A dark shadow fell over him, and with a strangled cry, Leif plunged downhill, heedless of the shifting stones under his feet and the thin branches snapping in his wake. Only sheer luck kept him upright as he lurched forward, flailing his arms in panic. When he reached the place where the path leveled out, he pushed himself to run faster, his breaths tearing away from him in heaving gasps.
He felt a small surge of hope when he saw the light from their neighbors’ farm below. He had only a half a mile or so to go before he reached Malgly’s croft, and half as much again before reaching his own.
But as the light surrendered to gloaming, his luck ran out. He never saw the root that hooked his boot and sent him sprawling, wrenching his knee in a blaze of pain. With a cry, he pitched to the ground, his lungs emptying on impact.
For a moment, he lay stunned and struggling for breath. But when he heard something heavy crashing through the brush above him, he jackknifed upright, dragged his trapped foot from under the treacherous root, and pulled himself shakily to his feet. He lurched forward, but was brought up short by a jolt of pain in his knee. Casting about in panic, he spied a narrow opening between two large boulders just off the path. There was no telling how deep it was, or where it might lead, but he hopped toward it, white stars blooming before his eyes with each jarring step.
He dove through the hole into utter darkness. If whatever was out there was still coming in his direction, he could no longer hear it over the sound of his hammering heart.
He inched forward, biting his lip against the pain, praying that his hand wouldn’t land on the pelt of a wintering cave bear. His clothes were damp with sweat, and he began to shiver.
When he felt he was far enough away from the entrance so as not to be seen from without, he curled into a ball and gingerly felt his knee. It had already begun to swell, but he could extend his leg, albeit painfully.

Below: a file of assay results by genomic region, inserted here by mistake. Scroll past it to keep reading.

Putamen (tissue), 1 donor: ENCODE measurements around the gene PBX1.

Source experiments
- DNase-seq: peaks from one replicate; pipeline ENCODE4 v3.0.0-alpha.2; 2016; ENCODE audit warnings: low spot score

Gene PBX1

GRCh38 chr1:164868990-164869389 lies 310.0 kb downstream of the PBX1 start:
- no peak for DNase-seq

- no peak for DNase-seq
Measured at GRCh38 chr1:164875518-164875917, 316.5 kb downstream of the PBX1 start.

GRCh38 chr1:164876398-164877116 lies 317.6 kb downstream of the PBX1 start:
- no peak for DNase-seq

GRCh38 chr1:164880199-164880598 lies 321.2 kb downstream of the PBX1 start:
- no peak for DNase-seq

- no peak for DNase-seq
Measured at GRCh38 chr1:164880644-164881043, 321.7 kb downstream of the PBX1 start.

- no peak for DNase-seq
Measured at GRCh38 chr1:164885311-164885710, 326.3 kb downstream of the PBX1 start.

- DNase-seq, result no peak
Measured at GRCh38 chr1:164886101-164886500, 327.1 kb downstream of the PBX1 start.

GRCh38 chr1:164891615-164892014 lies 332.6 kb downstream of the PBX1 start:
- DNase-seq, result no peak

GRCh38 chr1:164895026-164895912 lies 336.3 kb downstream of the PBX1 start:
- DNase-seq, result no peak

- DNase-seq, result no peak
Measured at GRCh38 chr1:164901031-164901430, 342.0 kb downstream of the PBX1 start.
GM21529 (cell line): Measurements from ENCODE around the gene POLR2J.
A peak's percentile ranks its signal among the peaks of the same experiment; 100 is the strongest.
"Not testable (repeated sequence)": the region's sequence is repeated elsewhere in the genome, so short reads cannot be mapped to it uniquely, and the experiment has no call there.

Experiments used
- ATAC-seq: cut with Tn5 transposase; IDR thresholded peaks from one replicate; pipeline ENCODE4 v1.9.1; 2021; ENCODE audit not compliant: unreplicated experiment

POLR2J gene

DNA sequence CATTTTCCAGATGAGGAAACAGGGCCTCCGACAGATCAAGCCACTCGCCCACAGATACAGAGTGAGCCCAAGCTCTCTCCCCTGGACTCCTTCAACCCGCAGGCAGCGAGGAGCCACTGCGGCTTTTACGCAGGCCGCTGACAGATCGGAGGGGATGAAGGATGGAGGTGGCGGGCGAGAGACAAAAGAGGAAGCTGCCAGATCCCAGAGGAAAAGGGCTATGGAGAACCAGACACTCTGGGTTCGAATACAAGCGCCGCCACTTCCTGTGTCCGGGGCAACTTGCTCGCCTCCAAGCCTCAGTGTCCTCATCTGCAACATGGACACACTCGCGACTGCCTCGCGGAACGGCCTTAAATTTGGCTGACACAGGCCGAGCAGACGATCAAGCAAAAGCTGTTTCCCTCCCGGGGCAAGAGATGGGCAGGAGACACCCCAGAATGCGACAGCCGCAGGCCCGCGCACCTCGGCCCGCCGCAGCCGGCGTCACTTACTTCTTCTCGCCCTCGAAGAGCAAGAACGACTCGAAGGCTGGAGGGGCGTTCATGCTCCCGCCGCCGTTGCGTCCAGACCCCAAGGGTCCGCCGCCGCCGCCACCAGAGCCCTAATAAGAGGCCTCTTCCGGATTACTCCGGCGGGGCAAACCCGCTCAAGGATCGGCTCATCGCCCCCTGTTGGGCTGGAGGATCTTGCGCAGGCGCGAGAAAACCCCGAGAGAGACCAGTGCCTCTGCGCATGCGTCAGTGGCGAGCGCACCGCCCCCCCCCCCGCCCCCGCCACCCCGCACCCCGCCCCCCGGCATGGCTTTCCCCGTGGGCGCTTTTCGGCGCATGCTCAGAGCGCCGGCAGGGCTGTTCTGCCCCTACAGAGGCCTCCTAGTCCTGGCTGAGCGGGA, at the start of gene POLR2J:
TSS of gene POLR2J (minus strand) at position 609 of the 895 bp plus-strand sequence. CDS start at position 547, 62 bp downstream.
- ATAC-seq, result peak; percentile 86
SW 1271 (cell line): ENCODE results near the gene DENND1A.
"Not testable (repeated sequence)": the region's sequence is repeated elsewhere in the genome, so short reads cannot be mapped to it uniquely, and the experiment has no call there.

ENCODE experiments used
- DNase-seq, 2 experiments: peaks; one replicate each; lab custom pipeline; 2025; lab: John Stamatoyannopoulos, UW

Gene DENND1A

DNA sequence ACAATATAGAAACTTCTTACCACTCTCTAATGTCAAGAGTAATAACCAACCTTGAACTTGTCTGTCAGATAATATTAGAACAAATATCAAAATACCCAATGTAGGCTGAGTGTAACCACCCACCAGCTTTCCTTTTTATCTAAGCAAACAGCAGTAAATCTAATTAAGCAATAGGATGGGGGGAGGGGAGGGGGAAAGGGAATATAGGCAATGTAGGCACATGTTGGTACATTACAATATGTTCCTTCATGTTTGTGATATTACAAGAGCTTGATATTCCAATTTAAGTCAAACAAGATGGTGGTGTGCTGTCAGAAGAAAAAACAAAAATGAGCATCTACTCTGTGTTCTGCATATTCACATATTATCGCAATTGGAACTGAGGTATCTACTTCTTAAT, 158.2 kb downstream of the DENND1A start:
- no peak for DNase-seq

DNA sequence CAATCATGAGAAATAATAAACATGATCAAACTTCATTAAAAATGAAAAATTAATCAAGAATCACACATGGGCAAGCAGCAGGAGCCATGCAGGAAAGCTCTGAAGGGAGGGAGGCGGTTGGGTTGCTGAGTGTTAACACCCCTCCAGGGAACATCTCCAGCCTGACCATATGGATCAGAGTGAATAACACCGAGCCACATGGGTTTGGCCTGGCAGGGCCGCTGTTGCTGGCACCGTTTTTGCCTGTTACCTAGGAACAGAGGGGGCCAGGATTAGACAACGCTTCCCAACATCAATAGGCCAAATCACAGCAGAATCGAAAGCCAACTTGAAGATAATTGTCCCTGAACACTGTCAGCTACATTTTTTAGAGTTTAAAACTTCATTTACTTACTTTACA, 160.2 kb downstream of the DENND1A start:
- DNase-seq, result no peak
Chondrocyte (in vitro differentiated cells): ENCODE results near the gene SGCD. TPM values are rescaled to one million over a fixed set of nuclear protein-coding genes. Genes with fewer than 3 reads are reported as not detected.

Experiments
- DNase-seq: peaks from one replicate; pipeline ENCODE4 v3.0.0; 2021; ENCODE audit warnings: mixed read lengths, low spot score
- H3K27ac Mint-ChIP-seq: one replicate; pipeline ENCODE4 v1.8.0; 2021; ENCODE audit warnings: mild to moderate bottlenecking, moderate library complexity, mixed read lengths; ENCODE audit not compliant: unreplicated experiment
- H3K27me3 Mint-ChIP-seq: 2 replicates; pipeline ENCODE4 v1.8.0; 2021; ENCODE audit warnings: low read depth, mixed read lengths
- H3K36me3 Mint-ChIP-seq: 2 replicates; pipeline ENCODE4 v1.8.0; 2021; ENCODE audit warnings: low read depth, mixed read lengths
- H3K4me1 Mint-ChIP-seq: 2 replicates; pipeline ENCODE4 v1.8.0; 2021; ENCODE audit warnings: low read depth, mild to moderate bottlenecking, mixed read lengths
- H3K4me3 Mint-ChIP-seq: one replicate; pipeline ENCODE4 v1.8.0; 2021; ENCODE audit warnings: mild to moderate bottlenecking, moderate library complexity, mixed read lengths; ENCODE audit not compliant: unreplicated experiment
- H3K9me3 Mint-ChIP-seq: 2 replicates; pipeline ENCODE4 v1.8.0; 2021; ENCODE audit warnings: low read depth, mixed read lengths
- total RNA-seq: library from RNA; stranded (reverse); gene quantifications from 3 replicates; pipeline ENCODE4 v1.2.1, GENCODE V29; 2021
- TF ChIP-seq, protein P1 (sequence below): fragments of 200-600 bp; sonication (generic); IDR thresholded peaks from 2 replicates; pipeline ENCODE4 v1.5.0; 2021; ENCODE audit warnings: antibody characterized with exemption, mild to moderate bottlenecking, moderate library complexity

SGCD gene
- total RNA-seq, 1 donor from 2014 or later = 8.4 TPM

There’ll be no more running for me this night.
Seconds, and then minutes, passed in the dense silence. He forced himself to take slow, deep breaths, and the thunderous pounding of his heart slowed as he listened.
Gran always claimed he could hear birds molting, and it was true that his ears were sharp. Now, in the darkness, he became aware of small scratching sounds coming
from deep in the crevice or cave, whichever this narrow place might be. Bats, he told himself. Or maybe cave swallows.
His joints were cold and stiff, and he knew he was likely to catch a bad chill if he didn’t head for home before long. Still he waited.
The scratching started again, and a fresh rush of adrenaline flooded his veins. It seemed to be coming from behind him now, and he told himself perhaps sound did funny things inside a cave.
Scritch, scritch, scritch, scritch, scritch.
After a few moments, the insistent scratching stopped. It was quiet for so long, Leif drifted off.
When he awoke once more, all was quiet. It was probably just a wild dog, he thought. Feeling a bit foolish over how frightened he’d been, he grinned in the dark. All he wanted was to get home and watch his gran relish the pie in his pocket, no matter it was now as cold as a stone, while he warmed himself before the fire. Buoyed by these thoughts, he re-examined his knee, and thought the swelling might have gone down a bit, although it still throbbed like it had been whacked with Blearc’s cudgel. He’d have to walk slowly, but he’d get home in the end. He leaned back carefully on his scraped hands and let his head drop, easing the cramping in his neck. Gritting his teeth, he pushed himself up to test his weight on his injured knee. The sudden pain made him gasp, and his throat filled with the bitter burn of brimstone.
Then the world exploded.
A blast of rocks and heat propelled him across the darkness in a shower of rubble, slamming him against the wall. Deafened and battered, he struggled for breath as something massive hovered over him, pinning him fast with a suffocating pressure.
Its glowing crescent eyes blinded him to all else, so he didn’t see the cruel point of the creature’s talon aligned over his breast.
But he screamed in agony as the dragon plunged its claw through sinew and bone, deep into his thundering heart.